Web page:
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Science & Research News


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Penn Vet Team Shows a Protein Modification Determines Enzyme’s Fate

The human genome encodes roughly 20,000 genes, only a few thousand more than fruit flies. The complexity of the human body, therefore, comes from far more than just the sequence of nucleotides that comprise our DNA, it arises from modifications that occur at the level of gene, RNA and protein.

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Disrupting Cells’ ‘Powerhouses’ Can Lead to Tumor Growth, Penn Study Finds

Cancer cells defy the rules by which normal cells abide. They can divide without cease, invade distant tissues and consume glucose at abnormal rates.

A biopsy of an infertile man's testis shows the precursors of sperm, but no mature sperm.

Penn Team Identifies Gene Responsible for Some Cases of Male Infertility

In the most severe form of male infertility, men do not make any measurable levels of sperm. This condition, called azoospermia, affects approximately 1 percent of the male population and is responsible for about a sixth of cases of male infertility.

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Penn Vet Research Confirms a More Accurate Method for Blood Glucose Testing

For diabetics, a quick prick of the finger can give information about their blood glucose levels, guiding them in whether to have a snack or inject a dose of insulin. Point-of-care glucose meters, or glucometers, are also used in the veterinary world to monitor cats and dogs with diabetes or pets hospitalized for other reasons. In both cases, the device’s readout can literally be a matter of life and death.

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New Bolton Center Researchers Study Effect of Equine Microbiome on Colic

The role of the equine microbiome in colic is the focus of new research at Penn Vet’s New Bolton Center.

Researchers are analyzing microbiome data from horses undergoing surgery, comparing horses given antimicrobials to horses that were not given antimicrobials. Preliminary data shows antimicrobials have a significant effect on the equine microbiome.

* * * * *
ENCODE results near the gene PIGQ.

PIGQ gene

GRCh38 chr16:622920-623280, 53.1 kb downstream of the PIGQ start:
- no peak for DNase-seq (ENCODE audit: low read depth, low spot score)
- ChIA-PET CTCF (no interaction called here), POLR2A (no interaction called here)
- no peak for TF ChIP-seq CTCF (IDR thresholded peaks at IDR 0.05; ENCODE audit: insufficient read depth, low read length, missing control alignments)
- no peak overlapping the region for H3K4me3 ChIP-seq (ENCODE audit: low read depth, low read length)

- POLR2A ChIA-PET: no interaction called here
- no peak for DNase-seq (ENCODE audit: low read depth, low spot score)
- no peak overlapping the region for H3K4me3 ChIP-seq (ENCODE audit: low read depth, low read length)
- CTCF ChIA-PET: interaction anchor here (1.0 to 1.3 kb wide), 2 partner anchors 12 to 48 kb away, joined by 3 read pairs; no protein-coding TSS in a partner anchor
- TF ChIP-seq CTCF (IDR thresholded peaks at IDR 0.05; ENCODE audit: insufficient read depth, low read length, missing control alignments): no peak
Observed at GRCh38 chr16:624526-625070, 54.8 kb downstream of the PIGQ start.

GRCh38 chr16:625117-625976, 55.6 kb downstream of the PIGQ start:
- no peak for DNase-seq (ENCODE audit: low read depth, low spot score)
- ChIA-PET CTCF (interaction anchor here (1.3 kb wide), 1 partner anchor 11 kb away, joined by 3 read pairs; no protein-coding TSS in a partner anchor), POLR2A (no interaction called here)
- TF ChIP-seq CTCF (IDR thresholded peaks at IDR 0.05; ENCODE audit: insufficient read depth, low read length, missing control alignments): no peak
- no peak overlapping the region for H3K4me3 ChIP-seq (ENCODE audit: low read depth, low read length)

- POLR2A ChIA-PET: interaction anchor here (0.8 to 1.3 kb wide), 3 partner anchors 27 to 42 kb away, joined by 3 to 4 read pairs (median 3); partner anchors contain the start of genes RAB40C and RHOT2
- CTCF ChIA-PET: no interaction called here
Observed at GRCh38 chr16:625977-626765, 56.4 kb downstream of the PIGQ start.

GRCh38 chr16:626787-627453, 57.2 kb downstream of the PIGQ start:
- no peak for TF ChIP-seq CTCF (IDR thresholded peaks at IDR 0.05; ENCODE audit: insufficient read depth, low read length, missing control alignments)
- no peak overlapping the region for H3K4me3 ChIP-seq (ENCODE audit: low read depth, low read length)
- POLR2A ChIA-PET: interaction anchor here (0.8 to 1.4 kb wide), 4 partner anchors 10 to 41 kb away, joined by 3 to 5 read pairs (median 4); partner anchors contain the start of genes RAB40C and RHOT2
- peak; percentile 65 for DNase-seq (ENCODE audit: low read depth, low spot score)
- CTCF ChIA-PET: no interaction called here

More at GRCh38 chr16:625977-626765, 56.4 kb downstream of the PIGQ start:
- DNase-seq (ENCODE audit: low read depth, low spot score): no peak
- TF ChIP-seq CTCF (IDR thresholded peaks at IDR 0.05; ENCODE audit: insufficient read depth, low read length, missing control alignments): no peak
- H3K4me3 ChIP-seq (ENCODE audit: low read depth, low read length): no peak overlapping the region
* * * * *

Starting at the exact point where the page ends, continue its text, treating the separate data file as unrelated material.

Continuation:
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Penn Study Identifies Molecular Link Between DNA Damage and Premature Aging

Like a beloved pair of jeans, human DNA accumulates damage over time, and older people’s bodies can’t repair it as well. Many scientists believe a build up of damage can cause cells to enter an irreversible dormant state known as senescence. Cellular senescence is believed to be responsible for some of the telltale signs of aging, such as weakened bones, less resilient skin and slow-downs in organ function.

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Penn Vet, Montreal and McGill Researchers Show How Blood-Brain Barrier Is Maintained

The brain is a privileged organ in the body. So vital to life, the brain is protected from alterations elsewhere in the body by a highly regulated gateway known as the blood-brain barrier, which allows only selected molecules to pass through.

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One Health - Penn Vet’s Collection of 50,000 Salmonella Strains

The 50,000 glass vials locked away in a building on Penn Vet’s New Bolton Center campus hold the keys to new research into Salmonella, the number-one cause of foodborne illness in the United States.  Read this story...

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Penn Scientists Describe the Function of an Enzyme Critical to Male Fertility

Researchers are one step closer to unraveling the extraordinarily complex series of processes that lead to an event crucial to human reproduction: the creation of sperm.

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Penn Vet Researchers Identify Effective Treatment for Niemann Pick Type C

Niemann Pick Disease type C, or NPC, is a disease most people have never heard of, affecting just one person in 150,000. Yet the disease is a devastating one. Frequently diagnosed in children in their elementary school years, sufferers usually die by the time they’re 20. The disease is sometimes referred to as “childhood Alzheimer’s” because of the progressive mental and physical decline seen in the children it afflicts.

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About Equine Blood Transfusion Crossmatching

New Bolton Center’s Dr. Rose Nolen-Walston conducted two separate studies on blood transfusions in horses.

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Mosquitoes Ramp Up Immune Defenses After Sucking Blood

If you were about to enter a crowded subway during flu season, packed with people sneezing and coughing, wouldn’t it be helpful if your immune system recognized the potentially risky situation and bolstered its defenses upon stepping into the train?

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The “Barth” Memorial Fund for Mitral Valve Disease Research Established at Penn Vet

A $450,000 gift from Bruce Wiltsie and William Davenport will support Penn Vet research in the treatment of canine Mitral Valve Disease (MVD). Named in honor of their beloved dog, Barth, who passed away from MVD, the “Barth” Memorial Fund for Mitral Valve Disease Research will enable experts at Penn Vet to investigate new medications to stop or reverse the process of the disease. This work also has important implications for non-surgical treatment of MVD in people.